Policy Seminar on Policies to Stimulate Innovation

Wednesday, October 26, 2011
George Shultz Conference Room, Herbert Hoover Memorial Building

PARTICIPANTS

Andrew Atkeson, John Cogan, Stephen Haber, Bob Hall, Dan Kessler, Stephen Langlois, Ronald McKinnon, John Raisian, John Shoven, John Taylor, Ian Wright

ISSUES DISCUSSED

Andrew Atkeson, professor of economics of University of California, Los Angeles (UCLA) and the Federal Reserve Bank of Minneapolis, discussed his work with Ariel Burstein on the aggregate impact and effectiveness of policies to stimulate the macro economy. He discussed the relative effectiveness of corporate taxes, subsidies, and other policies in encouraging innovation by firms, whether stimulation per dollar of such policies can be measured, when enacting such policies is sensible, and the impact of such policies on aggregate innovation, output and welfare.

Atkeson began by arguing the key margin to consider with regard to the aggregate impact of innovation policies is the decision of the firms to enter or exit the market. He argues this margin is perfectly elastic in the long run and therefore is the decision where adjustments are made in response to policy in a long-run general equilibrium. Thus, to measure the influence of a policy to stimulate growth, one need only measure the influence of that policy on firms’ decisions to enter the marketplace.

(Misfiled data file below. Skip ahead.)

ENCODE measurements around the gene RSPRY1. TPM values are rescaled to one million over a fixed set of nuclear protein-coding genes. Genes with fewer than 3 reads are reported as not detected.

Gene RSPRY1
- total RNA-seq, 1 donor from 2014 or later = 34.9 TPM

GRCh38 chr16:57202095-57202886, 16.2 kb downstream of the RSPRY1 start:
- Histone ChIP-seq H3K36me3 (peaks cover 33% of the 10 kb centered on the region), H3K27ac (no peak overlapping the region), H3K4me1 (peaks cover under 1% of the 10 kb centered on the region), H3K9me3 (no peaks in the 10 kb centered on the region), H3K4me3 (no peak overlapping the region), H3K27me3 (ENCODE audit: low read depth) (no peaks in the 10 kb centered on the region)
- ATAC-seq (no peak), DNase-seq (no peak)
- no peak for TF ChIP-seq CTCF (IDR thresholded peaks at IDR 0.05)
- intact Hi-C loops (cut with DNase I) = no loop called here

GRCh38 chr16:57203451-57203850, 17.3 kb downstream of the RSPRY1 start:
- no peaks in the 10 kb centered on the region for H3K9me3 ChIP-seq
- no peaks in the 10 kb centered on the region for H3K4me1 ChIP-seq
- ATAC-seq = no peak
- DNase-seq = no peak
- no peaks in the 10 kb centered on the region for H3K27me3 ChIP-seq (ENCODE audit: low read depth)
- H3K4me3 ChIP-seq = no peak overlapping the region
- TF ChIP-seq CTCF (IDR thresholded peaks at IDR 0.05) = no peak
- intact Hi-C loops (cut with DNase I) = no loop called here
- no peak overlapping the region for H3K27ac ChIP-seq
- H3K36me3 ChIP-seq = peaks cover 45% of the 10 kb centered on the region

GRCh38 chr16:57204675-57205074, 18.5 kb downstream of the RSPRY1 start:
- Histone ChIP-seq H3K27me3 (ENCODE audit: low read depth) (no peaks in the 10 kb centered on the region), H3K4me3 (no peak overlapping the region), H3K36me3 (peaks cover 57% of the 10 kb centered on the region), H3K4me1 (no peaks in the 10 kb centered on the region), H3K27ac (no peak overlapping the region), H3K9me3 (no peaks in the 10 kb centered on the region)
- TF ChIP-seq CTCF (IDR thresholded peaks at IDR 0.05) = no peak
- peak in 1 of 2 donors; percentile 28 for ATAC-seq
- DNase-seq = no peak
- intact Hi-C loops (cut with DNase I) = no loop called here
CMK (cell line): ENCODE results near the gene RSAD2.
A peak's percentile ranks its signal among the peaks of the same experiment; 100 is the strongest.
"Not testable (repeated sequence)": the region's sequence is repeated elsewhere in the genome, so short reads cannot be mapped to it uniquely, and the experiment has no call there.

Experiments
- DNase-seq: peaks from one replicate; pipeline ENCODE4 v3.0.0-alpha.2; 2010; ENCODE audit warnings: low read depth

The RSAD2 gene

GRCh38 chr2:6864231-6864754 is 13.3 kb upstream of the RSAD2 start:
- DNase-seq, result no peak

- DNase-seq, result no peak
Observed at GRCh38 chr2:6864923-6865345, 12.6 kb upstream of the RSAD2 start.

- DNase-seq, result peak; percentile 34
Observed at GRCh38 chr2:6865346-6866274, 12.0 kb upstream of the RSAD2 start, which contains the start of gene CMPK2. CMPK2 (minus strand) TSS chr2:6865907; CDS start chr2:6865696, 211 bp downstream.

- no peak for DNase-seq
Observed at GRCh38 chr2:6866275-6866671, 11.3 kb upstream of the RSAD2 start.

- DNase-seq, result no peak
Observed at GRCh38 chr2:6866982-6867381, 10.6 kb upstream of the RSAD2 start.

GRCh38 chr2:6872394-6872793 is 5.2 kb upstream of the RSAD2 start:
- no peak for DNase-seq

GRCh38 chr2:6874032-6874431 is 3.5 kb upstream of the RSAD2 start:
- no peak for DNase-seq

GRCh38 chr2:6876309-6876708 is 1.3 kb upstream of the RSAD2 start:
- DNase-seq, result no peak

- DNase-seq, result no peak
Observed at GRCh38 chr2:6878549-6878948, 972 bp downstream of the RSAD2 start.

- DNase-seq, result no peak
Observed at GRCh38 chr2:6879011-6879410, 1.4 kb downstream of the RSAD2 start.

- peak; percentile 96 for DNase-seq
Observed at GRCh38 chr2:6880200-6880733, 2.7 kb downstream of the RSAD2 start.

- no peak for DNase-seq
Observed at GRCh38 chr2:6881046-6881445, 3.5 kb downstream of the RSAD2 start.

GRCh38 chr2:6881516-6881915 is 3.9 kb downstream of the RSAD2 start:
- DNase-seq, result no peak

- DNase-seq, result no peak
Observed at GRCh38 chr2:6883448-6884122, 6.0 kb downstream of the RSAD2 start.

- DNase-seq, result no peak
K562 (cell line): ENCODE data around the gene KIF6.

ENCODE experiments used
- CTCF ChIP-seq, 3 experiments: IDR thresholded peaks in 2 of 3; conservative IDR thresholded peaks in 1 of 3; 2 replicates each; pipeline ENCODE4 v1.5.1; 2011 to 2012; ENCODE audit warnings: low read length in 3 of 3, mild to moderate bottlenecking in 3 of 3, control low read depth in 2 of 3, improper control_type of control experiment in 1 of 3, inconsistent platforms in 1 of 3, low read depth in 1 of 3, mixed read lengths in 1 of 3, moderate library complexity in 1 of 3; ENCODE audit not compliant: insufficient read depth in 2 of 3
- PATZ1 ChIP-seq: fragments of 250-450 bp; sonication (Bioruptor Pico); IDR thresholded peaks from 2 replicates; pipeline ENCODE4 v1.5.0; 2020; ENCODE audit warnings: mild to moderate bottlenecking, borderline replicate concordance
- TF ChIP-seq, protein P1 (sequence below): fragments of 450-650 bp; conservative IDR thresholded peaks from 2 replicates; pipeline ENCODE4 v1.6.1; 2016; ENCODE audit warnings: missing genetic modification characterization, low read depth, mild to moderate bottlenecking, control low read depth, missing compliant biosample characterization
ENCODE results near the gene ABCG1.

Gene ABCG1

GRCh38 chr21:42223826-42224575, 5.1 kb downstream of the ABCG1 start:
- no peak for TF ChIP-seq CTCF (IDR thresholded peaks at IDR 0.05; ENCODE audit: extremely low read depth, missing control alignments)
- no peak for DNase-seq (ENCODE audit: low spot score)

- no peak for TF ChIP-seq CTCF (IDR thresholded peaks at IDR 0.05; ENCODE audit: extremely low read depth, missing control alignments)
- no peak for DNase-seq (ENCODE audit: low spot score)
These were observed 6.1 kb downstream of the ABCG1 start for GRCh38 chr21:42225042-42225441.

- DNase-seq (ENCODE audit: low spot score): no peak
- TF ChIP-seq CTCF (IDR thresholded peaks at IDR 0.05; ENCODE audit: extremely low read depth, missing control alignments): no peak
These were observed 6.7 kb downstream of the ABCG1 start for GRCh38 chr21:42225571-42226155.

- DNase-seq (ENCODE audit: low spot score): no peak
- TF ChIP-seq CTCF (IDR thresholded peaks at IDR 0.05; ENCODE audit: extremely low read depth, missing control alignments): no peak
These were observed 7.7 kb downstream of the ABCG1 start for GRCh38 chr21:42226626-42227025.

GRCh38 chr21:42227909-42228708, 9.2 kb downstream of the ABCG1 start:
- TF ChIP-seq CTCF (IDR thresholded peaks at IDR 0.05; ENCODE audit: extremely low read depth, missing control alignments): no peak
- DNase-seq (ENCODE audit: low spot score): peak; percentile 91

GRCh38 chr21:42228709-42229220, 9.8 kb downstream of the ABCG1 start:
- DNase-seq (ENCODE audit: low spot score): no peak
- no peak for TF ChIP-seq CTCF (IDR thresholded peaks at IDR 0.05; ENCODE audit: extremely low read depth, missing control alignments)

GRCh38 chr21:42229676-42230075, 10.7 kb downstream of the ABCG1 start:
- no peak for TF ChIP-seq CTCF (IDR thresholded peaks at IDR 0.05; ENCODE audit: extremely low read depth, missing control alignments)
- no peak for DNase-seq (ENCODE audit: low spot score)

Atkeson also stated policy effects on long-run aggregates and welfare depend on the magnitude of spillovers. He demonstrated this with a quantitative example from their model including a spillover of “learning by doing,” meaning that firms become more efficient at doing their tasks over time, but do not internalize this completely and so other firms also benefit.

Atkeson concluded by arguing the aggregate impact of a policy is proportional to the policy’s fiscal impact, that the short-run impact of a change in innovation policy is not very sensitive to spillovers while the long-run impact is, and that estimating the magnitude of long-run social returns to innovation is difficult.

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